A Dry Cleaner Wants You to Stop Making These 6 Common Stain-Removing Mistakes

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You remember the time that dollop of meat sauce landed on your white shirt and you started rubbing it vigorously with seltzer to try to get the stain out? That might not have been your best move, says Tom Harari, CEO and co-founder of Cleanly, an on-demand laundry and dry-cleaning service in New York City.

In fact, your corner dry cleaner can take one look at your garment and know exactly which steps you took to get the stain out before you brought your top in to be professionally cleaned.

“Our spotters can always tell when a stain is a combination of things, which was only exacerbated by the customer trying to remove the stain on their own,” he says. “This makes it very difficult to treat effectively.” Harari explains that even the meat sauce from your pasta is complex: “Tomatoes are acidic, meat is protein, and then there’s the oil stain as well.”

Different types of stains require unique care, he explains. “From protein stains, which comprise anything from milk to blood, to tannin stains, which can be wine or grass stains — each interacts with fabric in a different way and requires different solvents,” Harari says. “These are things experts know how to identify and treat accordingly.” 

Luckily, Harari is willing to share his expertise. Here, the six mistakes he sees his customers make all the time:

Waiting Too Long to Bring Your Stained Garment in

“The biggest mistake someone can make when they stain an item is to wait. If the stain is not addressed quickly, it will set into the clothing, be harder to remove, and may be permanent. That’s why we urge people to bring a stained garment to a professional as soon as possible. We have all of the chemicals, knowledge, and expertise to handle most, if not all stains, without making them worse.”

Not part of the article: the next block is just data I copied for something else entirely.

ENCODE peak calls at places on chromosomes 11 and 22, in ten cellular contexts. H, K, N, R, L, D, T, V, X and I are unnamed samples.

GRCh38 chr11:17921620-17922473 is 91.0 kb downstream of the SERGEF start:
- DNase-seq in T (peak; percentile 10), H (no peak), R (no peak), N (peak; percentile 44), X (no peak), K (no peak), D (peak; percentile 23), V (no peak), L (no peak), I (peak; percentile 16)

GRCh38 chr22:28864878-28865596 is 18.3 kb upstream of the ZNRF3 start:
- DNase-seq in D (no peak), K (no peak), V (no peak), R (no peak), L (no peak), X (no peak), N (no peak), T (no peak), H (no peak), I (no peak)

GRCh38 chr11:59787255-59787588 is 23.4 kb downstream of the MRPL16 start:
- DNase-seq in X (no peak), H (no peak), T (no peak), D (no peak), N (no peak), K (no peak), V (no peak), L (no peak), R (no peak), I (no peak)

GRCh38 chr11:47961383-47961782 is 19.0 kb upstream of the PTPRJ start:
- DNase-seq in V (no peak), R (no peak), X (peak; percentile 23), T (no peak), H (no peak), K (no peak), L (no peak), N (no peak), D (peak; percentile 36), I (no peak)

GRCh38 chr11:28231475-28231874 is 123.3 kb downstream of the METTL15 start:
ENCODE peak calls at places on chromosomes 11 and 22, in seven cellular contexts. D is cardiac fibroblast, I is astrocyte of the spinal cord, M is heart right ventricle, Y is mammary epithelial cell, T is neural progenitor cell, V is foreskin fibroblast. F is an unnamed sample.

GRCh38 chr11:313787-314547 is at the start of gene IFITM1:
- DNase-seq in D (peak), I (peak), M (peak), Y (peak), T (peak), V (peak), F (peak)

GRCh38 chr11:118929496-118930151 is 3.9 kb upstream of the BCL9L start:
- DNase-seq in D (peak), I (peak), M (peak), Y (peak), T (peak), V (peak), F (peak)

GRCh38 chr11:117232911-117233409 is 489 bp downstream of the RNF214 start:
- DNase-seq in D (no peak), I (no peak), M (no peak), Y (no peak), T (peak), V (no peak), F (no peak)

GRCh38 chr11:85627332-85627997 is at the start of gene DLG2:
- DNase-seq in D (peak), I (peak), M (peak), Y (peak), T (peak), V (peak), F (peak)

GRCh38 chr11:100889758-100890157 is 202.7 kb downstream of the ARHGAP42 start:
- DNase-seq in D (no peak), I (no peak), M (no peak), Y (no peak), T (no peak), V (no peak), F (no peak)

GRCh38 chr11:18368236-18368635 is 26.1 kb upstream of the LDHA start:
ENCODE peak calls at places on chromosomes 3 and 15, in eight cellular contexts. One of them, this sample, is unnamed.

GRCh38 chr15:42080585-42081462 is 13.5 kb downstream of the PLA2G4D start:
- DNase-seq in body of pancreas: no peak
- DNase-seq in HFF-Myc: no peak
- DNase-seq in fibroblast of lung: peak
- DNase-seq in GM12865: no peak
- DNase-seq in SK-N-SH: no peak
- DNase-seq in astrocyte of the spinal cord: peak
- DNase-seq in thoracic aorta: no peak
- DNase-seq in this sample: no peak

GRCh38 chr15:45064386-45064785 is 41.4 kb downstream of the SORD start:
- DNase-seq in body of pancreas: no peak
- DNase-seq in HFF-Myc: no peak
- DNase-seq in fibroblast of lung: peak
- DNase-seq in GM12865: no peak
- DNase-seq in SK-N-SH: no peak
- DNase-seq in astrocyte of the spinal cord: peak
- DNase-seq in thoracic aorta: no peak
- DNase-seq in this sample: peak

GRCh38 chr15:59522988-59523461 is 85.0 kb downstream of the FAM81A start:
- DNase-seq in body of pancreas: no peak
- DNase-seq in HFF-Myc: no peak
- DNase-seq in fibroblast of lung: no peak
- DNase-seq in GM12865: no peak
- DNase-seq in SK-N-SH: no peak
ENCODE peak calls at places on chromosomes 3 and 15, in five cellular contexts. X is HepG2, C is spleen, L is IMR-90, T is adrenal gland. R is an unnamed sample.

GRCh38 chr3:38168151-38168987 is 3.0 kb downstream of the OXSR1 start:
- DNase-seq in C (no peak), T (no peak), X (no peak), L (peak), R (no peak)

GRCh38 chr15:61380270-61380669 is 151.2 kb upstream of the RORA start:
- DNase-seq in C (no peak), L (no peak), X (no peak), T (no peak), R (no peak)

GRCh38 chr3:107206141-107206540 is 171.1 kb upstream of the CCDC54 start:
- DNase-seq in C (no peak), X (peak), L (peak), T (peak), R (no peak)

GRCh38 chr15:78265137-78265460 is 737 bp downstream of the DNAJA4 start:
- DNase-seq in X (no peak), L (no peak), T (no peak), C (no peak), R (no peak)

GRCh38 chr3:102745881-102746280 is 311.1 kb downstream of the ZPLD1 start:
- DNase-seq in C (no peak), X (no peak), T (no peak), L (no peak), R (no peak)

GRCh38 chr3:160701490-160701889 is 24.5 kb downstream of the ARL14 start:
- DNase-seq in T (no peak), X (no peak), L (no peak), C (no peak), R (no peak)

Credit: zulufoto/Shutterstock

Rubbing the Stain, at All

“You should never rub a stain. It’s clear for us to see when someone rubbed a stain, as fibers in the clothing start to wear and the stain looks to be more naturally a part of the fabric.”

Attacking a Stain from the Middle

“If you’re going to try to get a stain out of fabric, work from the outside in, not from the center. When people try to remove the stain from the middle, we can tell because it’s larger than it should be.”

Using Hot Water

“Never use hot water on a stain, as it can bond the stain to the clothing. Instead, if you want to try to do something before you take the item to your dry cleaner, use lukewarm water.”

Applying Bleach

“When it comes to delicate fabrics, we urge people not to use bleach on a stain. Bleach is a harsh chemical that can do major damage to a garment.”

Dousing the Stain with Hack-y “Fix-Its”

“While some people use seltzer, hair spray, nail polish remover, and lemon juice to remove certain stains, depending on the fabric these can actually exacerbate the stain.”